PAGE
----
In this blog series, How to Shoot a Wedding, we’ll be exploring, one by one, all of the “must haves” that need to be captured throughout the wedding day to create a well-rounded shoot. We’ll discuss the reasons each is important, examine some common challenges wedding photographers face in these situations (and how to overcome them), and provide a few insider tips for how to shoot like a professional. So grab your camera bag and let’s dive in…
There’s a multitude of different ways to light a wedding reception, and which you choose will depend mainly on the venue itself. For example, if it’s an outdoor reception in the middle of summer, you’ll probably be fine shooting ambient. If it’s indoors with a white(ish) ceiling and walls, bounce flash will generally be your best bet. But if it’s a dark venue with a dark and/or angled ceiling, you’re going to have to get creative with off-camera flash. Which is a good thing!
Off-camera flash can be tricky, but once you get it down, it will open up a whole new world of possibilities. When I shoot a wedding reception, I set up two or three Speedlights in the corners of the room, pointed toward the areas in which I know the action will be happening. For example, I make sure to touch base with the wedding coordinator before the introduction of the wedding party and bride and groom, so I know where specifically they’ll be entering.
What to do During Dinner?
Once the newlyweds have taken their seats, dinner usually commences. We’ve found that nobody’s thrilled about having their picture taken while they’re putting food into their faces, so this is the best time in the wedding day to take a break and have a bite to eat yourself (low blood sugar is a bitch.)
Some venues have arbitrary rules about vendors eating after the guests, but this is illogical because as soon as the bride and groom finish dinner it’s back to work for you. As a result, you really have to eat toward the beginning of dinner. This might mean (politely) jumping in the buffet line right after the wedding party and parents and so forth have gotten their food. If it’s plated, make friends with a member of the wait staff and explain the situation.
So now that you’ve eaten your meal in three minutes flat, it’s time to grab your camera and catch up with the bride and groom. They’re probably mingling with guests and transitioning into party mode at this point.
Once everyone’s finished eating and the newlyweds have said hello to all their guests, it’s time for toasts. If there’s a DJ, I like to ask where he’s going to have the toasters stand and, most of the time, he’ll ask me where would be the best place, which is even better. Now I can compose my scene and light it the way I see fit.
If you’re using OCF, I recommend pointing one flash at the person giving the speech and the other at the bride and groom. This way you can make your way around the room, changing angles and compositions, while keeping your lighting consistent. If it’s an active speech with a lot of movement, you can use a human light stand (your second shooter) to move the light as needed.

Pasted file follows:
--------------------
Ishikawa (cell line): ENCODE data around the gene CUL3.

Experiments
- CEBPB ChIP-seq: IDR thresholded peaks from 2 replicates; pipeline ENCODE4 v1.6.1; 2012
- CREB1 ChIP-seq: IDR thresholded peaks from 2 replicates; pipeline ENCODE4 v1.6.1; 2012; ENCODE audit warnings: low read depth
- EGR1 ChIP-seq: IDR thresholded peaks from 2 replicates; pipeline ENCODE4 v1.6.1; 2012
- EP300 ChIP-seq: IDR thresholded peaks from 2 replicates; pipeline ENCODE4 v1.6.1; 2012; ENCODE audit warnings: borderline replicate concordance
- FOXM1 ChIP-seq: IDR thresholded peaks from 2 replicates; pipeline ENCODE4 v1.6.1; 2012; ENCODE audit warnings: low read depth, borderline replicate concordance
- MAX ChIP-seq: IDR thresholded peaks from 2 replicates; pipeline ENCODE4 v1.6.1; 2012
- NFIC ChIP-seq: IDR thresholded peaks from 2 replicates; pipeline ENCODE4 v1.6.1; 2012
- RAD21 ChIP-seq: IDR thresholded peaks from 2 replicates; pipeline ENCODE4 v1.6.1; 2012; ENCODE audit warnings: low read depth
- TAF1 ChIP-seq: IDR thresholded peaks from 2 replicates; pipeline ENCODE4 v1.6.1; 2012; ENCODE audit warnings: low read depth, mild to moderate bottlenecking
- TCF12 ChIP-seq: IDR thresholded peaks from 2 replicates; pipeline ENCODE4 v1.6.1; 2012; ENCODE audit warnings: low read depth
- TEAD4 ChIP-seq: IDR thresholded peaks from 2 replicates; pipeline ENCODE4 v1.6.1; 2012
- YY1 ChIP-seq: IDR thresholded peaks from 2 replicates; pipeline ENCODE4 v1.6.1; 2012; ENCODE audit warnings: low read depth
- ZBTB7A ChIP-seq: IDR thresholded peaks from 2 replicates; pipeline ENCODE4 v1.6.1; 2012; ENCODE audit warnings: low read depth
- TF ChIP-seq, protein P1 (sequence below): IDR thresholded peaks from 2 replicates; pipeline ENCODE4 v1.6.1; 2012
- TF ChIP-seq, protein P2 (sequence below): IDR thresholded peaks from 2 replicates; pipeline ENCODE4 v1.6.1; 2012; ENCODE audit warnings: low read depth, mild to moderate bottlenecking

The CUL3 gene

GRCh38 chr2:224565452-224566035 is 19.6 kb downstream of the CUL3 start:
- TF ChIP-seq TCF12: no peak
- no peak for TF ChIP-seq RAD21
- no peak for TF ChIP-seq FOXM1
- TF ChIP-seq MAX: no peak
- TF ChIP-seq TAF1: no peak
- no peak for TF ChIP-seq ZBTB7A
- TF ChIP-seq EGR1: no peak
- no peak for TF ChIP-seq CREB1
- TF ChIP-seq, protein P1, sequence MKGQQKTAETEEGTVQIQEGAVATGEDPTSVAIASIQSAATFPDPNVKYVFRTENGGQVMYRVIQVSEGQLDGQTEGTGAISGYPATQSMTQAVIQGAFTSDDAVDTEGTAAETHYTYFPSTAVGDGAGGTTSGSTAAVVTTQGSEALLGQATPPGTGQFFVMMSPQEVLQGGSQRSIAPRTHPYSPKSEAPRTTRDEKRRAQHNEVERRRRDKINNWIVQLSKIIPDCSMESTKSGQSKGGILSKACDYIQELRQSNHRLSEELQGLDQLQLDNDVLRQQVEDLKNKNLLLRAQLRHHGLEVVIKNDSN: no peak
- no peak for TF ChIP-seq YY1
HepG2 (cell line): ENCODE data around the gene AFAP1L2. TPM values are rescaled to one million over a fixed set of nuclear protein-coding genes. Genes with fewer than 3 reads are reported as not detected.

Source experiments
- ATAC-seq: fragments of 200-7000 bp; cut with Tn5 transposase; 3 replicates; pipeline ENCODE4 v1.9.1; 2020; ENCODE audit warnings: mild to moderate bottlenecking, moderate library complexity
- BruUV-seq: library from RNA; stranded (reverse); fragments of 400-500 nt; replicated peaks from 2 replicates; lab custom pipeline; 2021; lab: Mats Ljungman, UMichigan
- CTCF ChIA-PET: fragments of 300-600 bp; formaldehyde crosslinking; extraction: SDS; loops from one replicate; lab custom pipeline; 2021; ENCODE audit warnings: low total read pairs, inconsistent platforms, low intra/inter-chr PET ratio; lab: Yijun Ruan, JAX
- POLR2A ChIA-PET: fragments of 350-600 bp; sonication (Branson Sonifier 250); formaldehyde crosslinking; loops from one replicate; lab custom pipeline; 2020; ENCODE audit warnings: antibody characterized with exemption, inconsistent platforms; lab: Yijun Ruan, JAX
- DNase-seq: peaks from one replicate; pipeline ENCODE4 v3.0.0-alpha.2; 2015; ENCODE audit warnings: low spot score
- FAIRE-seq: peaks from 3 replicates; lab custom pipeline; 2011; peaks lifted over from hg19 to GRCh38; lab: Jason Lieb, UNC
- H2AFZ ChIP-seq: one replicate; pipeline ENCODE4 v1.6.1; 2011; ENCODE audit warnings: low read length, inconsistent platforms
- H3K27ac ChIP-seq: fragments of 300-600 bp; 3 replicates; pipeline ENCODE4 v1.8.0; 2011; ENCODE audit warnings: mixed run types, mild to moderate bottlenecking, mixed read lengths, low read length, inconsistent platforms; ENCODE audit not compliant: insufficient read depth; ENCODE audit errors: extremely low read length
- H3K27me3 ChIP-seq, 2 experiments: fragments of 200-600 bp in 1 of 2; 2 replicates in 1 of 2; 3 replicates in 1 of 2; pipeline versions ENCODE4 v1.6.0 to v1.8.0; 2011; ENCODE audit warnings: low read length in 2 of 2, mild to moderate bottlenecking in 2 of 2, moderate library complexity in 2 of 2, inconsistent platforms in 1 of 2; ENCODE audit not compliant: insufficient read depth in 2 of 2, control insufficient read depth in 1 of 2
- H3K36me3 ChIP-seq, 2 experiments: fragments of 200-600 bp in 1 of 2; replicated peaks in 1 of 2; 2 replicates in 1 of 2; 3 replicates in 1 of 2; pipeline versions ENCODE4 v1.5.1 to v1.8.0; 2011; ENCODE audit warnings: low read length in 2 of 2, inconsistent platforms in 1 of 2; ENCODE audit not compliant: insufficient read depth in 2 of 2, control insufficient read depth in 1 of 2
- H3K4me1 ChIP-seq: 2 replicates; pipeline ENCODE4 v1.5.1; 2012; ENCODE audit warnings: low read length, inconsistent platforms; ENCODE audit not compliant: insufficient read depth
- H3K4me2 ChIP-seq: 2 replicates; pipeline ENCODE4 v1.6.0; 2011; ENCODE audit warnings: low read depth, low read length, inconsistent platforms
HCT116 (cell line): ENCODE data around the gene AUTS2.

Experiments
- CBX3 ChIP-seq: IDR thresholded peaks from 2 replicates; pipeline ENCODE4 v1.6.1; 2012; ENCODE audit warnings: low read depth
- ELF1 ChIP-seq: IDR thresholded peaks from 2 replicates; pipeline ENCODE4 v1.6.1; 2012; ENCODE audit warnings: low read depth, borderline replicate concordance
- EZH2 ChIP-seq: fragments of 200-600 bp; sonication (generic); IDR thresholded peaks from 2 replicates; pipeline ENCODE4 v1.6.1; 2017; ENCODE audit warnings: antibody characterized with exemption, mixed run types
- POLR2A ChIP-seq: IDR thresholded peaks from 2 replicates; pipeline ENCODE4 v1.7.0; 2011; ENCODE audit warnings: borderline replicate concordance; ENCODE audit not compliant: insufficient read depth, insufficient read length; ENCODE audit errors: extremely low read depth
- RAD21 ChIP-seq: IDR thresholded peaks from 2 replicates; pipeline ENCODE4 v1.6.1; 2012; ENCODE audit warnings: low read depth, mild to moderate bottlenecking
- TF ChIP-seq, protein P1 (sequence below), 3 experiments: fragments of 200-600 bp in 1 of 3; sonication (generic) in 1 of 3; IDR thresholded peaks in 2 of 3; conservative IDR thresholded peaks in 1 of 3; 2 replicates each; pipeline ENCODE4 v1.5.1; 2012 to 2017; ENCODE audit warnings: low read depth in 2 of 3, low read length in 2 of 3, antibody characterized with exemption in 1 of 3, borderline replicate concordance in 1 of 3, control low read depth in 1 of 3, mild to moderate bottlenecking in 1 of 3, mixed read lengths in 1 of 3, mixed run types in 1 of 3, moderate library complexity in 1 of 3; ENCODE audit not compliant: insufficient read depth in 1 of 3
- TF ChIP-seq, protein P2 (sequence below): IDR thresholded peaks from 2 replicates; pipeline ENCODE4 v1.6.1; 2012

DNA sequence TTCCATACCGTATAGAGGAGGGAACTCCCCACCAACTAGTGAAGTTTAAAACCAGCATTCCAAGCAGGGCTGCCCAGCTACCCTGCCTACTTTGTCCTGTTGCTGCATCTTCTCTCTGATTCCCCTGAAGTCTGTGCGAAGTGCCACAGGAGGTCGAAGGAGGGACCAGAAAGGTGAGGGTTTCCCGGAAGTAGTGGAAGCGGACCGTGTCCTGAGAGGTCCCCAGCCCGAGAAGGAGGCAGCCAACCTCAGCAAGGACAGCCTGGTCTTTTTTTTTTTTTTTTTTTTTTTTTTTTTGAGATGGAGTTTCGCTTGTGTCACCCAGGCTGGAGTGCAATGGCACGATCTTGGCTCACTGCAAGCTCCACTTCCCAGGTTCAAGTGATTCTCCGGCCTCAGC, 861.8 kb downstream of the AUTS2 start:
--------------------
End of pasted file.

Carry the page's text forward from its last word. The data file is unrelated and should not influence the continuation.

The most important thing here is to not only capture the individuals giving the speeches, but also the reactions of the bride and groom. You can’t capture what’s being said while shooting stills, but the couple’s facial expressions are where you really feel the emotion of the moment.
After toasts, it’s time to cut the cake. Sometimes, the venue will have the table set up such that the couple has to face the wall. If this is the case, have someone help you move the table out from the wall, so the bride and groom can stand behind the cake, facing the crowd.
The three shots I like to capture here are 1) a close-up of the couple’s hands holding the knife, 2) a close-up of them smiling, laughing, etc. and 3) a wider shot of the whole scene.
Also be sure to keep your eye on those kiddos in the crowd. They’ve been furtively eyeballing that cake for the past two hours and will take advantage of the situation if they think nobody’s paying attention!
This is one of my favorite parts of the wedding day to photograph. There are so many different types of first dances, you really get to see the personality of the couple shine through. Also, at this point they’re totally into one another and not really paying attention to what’s happening around them, so it’s easy to capture the candid emotion of this moment.
My mantra “get low, get high, get close, get far” is never more relevant than it is here. You’re going to have 3-5 minutes or so to do whatever you want, so make sure to capture a good variety of images. Get a close shot of the couple, then pull out to show the whole context of the scene. Put your camera on the dance floor for a dramatic low angle, then stand on a chair for a bird’s eye view. Light the couple from the front, then position your light behind them for a silhouette. And so on and so on…
*See last paragraph.
Once the “formal” dances are finished, the DJ will announce that the dance floor is, in fact, open. Time to party! Well, time to take photos of other people partying, which can be fun too.
Next time on How to Shoot a Wedding.